In Nagpur, doctors are increasingly convinced that these new variants are behind the resurgence. They are also seeing an increase in younger patients and patients being admitted for longer.
“What we are generally noticing is that people are getting infected much faster. Earlier we were seeing one member of a family getting infected and isolating successfully but now we are seeing whole families coming in,” said Dr George Fernandes, the CEO at Viveka Hospital, the biggest private Covid-19 centre in central India.
“It’s too early to comment conclusively but the disease is now manifesting itself over a longer period of time. People are being hospitalised for 10 days, rather than five to seven days, as during the first wave. We are definite that the mutation is around, but it is too early to say what the exact effects are.”
Around 25 per cent of the 160 Covid-19 patients recently admitted to Kingsway Hospital, the largest private tertiary care hospital in Nagpur, are under the age of 40. During the first wave, the number of patients below 40 was very low.
An increase in the number of younger patients has also been noted over recent weeks by staff at SevenStar Hospital.
“If clinicians are saying they are experiencing different behaviour of the virus, we should really be paying attention to that and can say it is possibly because of a mutant,” said Dr Jameel.
Mr Gangrade counts himself as one of the lucky ones, as he was eventually admitted to SevenStar hospital.
Many are not so fortunate, says Dr Mohan Nerkar, chief physician at SevenStar: “One month back, we had 20 patients in total and now we are getting 50-60 people arriving in our triage department per day.”
The state-of-the-art hospital is already at capacity – as soon as one patient is discharged another is admitted from an endless waiting list.
According to official figures there were 494 vacant beds for Covid-19 patients in the city’s hospitals on Friday but the reality for Nagpur’s citizens appears very different.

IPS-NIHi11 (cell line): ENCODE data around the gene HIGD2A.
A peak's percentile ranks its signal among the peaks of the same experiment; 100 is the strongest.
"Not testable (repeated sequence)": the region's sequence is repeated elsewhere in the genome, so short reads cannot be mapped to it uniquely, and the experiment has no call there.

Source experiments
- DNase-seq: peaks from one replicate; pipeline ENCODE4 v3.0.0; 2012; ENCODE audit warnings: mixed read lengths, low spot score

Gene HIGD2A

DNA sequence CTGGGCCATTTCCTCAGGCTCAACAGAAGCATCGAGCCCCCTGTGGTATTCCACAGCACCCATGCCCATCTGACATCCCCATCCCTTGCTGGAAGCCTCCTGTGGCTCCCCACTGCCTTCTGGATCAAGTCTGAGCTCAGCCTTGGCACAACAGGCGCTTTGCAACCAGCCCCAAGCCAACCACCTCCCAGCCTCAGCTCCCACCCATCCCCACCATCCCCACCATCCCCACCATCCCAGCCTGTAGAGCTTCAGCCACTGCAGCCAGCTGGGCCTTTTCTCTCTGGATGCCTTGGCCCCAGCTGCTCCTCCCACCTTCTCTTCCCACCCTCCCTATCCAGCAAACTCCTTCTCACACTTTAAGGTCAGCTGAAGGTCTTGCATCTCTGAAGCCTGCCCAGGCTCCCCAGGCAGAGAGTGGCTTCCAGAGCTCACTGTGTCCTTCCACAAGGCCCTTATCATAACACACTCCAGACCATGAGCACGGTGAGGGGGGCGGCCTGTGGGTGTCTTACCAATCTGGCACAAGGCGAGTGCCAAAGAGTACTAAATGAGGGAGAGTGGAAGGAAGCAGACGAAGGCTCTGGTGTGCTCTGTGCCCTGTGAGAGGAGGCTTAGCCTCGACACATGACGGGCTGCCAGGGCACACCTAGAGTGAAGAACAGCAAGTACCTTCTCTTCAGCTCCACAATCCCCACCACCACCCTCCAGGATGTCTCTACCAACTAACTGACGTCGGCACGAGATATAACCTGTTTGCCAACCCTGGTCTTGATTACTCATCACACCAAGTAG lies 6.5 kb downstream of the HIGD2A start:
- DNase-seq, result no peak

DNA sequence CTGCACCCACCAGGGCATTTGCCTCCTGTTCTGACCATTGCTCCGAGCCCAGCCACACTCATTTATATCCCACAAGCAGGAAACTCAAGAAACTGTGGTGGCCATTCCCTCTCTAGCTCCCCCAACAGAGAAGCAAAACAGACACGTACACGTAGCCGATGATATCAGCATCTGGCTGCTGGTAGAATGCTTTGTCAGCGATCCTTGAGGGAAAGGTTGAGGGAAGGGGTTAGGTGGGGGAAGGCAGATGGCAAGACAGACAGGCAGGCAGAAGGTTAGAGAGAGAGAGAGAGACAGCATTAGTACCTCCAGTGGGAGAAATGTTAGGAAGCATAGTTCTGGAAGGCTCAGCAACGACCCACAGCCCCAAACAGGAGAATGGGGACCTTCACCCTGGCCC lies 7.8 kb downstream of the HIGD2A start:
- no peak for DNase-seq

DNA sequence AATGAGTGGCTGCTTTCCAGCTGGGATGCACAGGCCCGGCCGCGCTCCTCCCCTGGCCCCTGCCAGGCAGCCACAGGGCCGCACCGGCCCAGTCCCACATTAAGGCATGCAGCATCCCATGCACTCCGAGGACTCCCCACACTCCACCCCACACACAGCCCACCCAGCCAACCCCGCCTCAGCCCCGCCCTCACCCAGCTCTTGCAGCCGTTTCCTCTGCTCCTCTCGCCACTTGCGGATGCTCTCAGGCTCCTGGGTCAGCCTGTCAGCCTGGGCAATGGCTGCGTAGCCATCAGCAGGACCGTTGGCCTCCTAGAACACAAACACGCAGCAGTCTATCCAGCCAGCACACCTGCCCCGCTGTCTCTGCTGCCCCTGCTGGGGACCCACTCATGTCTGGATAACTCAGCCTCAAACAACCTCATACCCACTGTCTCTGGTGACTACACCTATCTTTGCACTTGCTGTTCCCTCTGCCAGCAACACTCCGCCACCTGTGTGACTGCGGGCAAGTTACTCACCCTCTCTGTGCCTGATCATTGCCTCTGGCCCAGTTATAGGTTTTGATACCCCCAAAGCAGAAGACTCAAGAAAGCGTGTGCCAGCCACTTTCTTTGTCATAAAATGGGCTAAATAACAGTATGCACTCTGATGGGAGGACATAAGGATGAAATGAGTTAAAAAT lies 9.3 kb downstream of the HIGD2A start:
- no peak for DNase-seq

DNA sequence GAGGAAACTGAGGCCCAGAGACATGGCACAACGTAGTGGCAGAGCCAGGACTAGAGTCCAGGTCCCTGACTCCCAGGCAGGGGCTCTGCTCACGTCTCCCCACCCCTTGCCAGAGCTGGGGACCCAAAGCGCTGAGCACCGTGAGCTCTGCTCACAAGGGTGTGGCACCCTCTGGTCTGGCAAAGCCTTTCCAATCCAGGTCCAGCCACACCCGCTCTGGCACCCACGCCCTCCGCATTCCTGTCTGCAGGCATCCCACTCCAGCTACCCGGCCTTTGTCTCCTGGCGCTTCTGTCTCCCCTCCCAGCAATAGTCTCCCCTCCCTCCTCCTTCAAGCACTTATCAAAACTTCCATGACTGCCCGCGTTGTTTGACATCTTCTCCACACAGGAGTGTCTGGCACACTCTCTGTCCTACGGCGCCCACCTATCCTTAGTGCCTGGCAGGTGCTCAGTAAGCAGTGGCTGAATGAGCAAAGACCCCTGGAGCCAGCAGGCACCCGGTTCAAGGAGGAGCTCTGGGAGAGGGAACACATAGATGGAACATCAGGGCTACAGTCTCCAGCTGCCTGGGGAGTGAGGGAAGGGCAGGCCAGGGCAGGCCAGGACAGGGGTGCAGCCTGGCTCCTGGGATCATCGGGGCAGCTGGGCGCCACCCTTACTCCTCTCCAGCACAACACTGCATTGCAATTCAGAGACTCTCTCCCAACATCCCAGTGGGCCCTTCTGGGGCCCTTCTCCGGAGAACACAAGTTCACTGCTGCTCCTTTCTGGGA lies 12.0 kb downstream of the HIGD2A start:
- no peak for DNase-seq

When the Telegraph contacted four major private hospitals in Nagpur on March 25 – Care Hospital, Viveka Hospital, Kingsway Hospital and the Aureus Institute of Medical Sciences – they were all full.
Local healthcare activists claim public hospitals are unable to admit patients without a high-profile referral and there are reports in the local media of Covid-19 patients sharing beds, although the Telegraph could not verify these claims.
Last week, the Government Medical College Hospital in Nagpur hurriedly reopened a flooded basement after approximately 60 “breathless” patients were queuing outside for beds.
“The lack of hospital beds is going to impact the recovery of patients, some may lose their life while on their way to a hospital,” said Dr Nerkar, who describes the situation in the city as “very critical”.
Facing growing domestic pressure to take firm action against India’s second wave and amidst sluggish take-up of immunisations among frontline workers, Prime Minister Narendra Modi announced a temporary halt on the export of the AstraZeneca vaccine which is being manufactured in the country.
New Delhi will now stockpile doses ahead of accelerated plans to immunise all of its citizens over the age of 45 from April 1, despite facing criticism from countries awaiting exports.
The UK said this will reduce availability in April, while many lower and middle-income countries expecting doses from India through the World Health Organization’s Covax scheme will also be impacted.
In India, the move has been lauded.
“The whole year I have watched many people succumb to Covid-19 despite all the available facilities due to rapid progression of the illness,” said Dr Nerkar, who believes he has treated over 5,000 Covid-19 positive patients at SevenStar Hospital.
“I think we should be vaccinating everyone over the age of 18, particularly in areas like Nagpur where we are seeing a surge. It is the time to be putting India first.”